I mage by Gerd Altmann from Pixabay
When your grandchildren ask you, "What did you do during the pandemic of 2020?", what will you tell them? This year is historic. I often think of it as World War III.
There are parallels with WWII. But the difference is that this war is not (yet) among countries. The enemy is invisible and much more deadly. We were under prepared for it, the whole world was.
I treasure my mother's stories of what she experienced during the war. She was raising two children under five on her own. She had trouble finding reliable childcare. So she moved in with her mother and step-father. They took care of us kids while she worked at Curtis Wright making airplanes for the military.
She was thin and able to fit in the tight quarters of the tail of the bombers, where she bucked rivets. This was a physically demanding job, as you can imagine. The transportation to and from work was on a truck with benches on the back that transported people from the city to the plant. The called it the "Cattle Car." At that time the plant was not surrounded by the city as it is now.
This was the first time they hired women for this kind of work. Women and men not able to fight worked making what the military personnel needed to fight in other countries. The men fighting required protective helmets, tall boots, uniforms, guns and ammunition. So those industries were doing well.
The homefront, back in America, had to make sacrifices. Materials needed for the military were rationed for civilians back home. Leather, steel, rubber, even some foods. The shoes for civilians were not very sturdy. Children wore through them in no time, as well as outgrew them. It was hard to keep your children shod.
Today we fight a very different kind of war. The frontline is the medical personnel, first responders, even grocery store clerks in many places. And this time we don't have nearly enough of what they need to fight successfully without losing many of them to the disease they are fighting. They sometimes have to work without adequate protective equipment . They fight not only the disease, but also exhaustion from 12-hour shifts day after day. They also fight the emotional exhaustion of having patient after patient dying on their shifts. They also fight the fear that they can easily contract the disease, as well as take the virus home to their family.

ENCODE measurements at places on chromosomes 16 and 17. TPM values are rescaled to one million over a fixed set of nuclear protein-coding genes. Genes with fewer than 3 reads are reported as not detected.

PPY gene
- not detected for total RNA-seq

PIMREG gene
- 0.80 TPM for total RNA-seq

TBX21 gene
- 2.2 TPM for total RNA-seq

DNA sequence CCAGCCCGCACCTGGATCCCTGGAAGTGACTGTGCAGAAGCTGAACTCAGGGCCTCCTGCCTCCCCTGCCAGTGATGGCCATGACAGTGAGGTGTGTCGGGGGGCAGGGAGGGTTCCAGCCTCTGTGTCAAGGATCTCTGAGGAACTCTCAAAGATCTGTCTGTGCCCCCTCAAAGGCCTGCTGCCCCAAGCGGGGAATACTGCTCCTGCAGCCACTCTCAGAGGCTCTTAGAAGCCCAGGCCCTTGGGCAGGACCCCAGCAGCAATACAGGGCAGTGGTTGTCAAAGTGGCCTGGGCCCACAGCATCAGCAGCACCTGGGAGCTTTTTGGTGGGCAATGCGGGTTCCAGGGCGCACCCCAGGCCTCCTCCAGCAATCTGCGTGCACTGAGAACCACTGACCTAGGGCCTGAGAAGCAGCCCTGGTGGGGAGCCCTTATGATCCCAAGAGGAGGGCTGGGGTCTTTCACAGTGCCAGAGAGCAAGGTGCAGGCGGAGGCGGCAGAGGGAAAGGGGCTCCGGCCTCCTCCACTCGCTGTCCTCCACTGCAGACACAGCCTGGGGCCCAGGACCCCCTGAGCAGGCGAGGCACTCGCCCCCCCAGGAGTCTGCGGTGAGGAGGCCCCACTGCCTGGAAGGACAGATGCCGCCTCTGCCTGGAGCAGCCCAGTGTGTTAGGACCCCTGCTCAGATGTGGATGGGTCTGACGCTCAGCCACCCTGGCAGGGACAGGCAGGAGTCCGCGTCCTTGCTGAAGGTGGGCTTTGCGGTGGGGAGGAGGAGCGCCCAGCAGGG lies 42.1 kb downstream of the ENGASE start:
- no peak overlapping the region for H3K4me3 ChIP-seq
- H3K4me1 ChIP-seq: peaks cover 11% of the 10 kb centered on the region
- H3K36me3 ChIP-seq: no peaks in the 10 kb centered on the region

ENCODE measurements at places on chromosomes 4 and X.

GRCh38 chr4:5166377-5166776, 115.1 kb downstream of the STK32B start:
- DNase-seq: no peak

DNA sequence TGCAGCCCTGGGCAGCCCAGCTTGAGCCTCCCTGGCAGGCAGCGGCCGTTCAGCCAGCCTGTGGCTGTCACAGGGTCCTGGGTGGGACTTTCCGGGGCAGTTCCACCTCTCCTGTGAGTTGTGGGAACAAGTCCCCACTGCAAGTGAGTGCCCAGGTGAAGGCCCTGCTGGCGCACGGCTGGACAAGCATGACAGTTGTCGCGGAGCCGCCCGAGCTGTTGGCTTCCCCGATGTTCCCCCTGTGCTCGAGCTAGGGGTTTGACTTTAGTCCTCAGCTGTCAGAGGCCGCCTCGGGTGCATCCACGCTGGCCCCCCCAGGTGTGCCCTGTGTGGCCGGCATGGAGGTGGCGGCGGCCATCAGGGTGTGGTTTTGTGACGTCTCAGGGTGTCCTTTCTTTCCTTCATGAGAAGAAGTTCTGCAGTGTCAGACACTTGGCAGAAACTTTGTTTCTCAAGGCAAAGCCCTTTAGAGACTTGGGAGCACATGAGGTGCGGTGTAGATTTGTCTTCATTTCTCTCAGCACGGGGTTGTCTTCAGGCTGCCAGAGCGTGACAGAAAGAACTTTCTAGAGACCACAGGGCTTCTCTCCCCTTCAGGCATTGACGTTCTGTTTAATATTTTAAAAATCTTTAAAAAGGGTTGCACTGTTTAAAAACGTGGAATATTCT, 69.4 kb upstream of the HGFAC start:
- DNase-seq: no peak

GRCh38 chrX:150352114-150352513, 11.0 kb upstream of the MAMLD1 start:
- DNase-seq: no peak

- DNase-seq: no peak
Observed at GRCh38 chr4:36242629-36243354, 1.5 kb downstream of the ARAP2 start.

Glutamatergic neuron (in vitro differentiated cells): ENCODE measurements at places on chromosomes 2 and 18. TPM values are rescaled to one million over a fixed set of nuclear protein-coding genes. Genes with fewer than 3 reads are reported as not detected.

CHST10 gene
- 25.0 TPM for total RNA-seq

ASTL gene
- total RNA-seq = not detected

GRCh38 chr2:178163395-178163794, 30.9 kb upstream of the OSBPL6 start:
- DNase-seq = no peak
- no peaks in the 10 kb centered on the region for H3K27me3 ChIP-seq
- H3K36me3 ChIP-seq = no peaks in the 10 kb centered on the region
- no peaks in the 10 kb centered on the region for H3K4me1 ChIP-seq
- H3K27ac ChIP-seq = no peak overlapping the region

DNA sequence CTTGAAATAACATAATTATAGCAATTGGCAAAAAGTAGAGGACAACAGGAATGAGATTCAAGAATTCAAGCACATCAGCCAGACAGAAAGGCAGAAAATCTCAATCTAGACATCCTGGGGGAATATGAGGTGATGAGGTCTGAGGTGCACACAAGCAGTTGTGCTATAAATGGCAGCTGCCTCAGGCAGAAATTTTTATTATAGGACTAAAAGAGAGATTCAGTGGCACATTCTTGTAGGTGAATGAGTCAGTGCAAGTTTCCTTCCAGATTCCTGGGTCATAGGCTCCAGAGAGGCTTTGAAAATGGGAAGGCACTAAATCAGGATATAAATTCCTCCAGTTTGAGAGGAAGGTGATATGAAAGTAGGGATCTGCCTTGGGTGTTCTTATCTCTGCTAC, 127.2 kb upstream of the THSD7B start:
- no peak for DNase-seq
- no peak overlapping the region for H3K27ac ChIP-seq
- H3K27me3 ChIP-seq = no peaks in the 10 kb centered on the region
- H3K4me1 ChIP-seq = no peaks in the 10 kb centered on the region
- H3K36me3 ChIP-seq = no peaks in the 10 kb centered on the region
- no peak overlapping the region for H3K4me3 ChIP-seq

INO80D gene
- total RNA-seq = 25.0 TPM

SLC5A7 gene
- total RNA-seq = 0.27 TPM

When the warriors were fighting WWII, they were fighting to keep the people back home from being attacked and to keep the country safe. These warriors are also fighting to keep the virus at bay, but it is on the homefront. They see friends and loved ones sick or dying. Their grief is heavy.
Those of us on the homefront in this war feel unable to do much to help win the war. The biggest weapon we have is staying home and washing our hands. Hardly compares, does it?
Many have started making cloth masks for civilians. While they are not totally effective, they do help slow the spread. And handwashing is the biggest thing we can do to defeat the virus from the homefront.
In Ohio, many companies have jumped in to make medical personal protective equipment in new ways. There are also labs that are working feverishly to develop treatments that may work to combat the virus and vaccines to prevent it developing in those who have not yet been infected. But all of that takes time, something we don't have. People are dying by the thousands every day.
My mother's generation made huge sacrifices at home to support the warriors on the frontline. And when we are asked to quarranteen for two months it is not as big a sacrifice. Yet we are feeling it in lots of ways. One of the biggest ways is by loss of income for jobs deemed unessential. Most are not prepared to go without paychecks for even a week, let alone up to two months or more. And our financial support systems are not made for the number of people who are out of work all at the same time.
We also share the grief and fear. That wears us down as well. We can't be with our loved ones if they are sick or dying. We see the news and wonder when it will end.
But I listen to people who are appalled by the suspension of sports activities for months, I remind them and myself that it is saving lives. There will be sports next year if we do this right this year.
The important thing we can do now is to support each other in all the ways we can while staying at a physical distance of at least six feet. We have technology that connects in ways we never could have done before. Even if we don't have computers or smartphones, we can write letters, send cards, make phone calls. Folks sing and dance on the street to connect with neighbors. People put up encouraging signs in their windows and chalk hopeful messages on sidewalks. They tie white ribbons on their houses and trees to honor the medical and first responder personnel.
So what are you doing during the pandemic? And will you be able to tell your grandchildren how you helped us to all get through this together?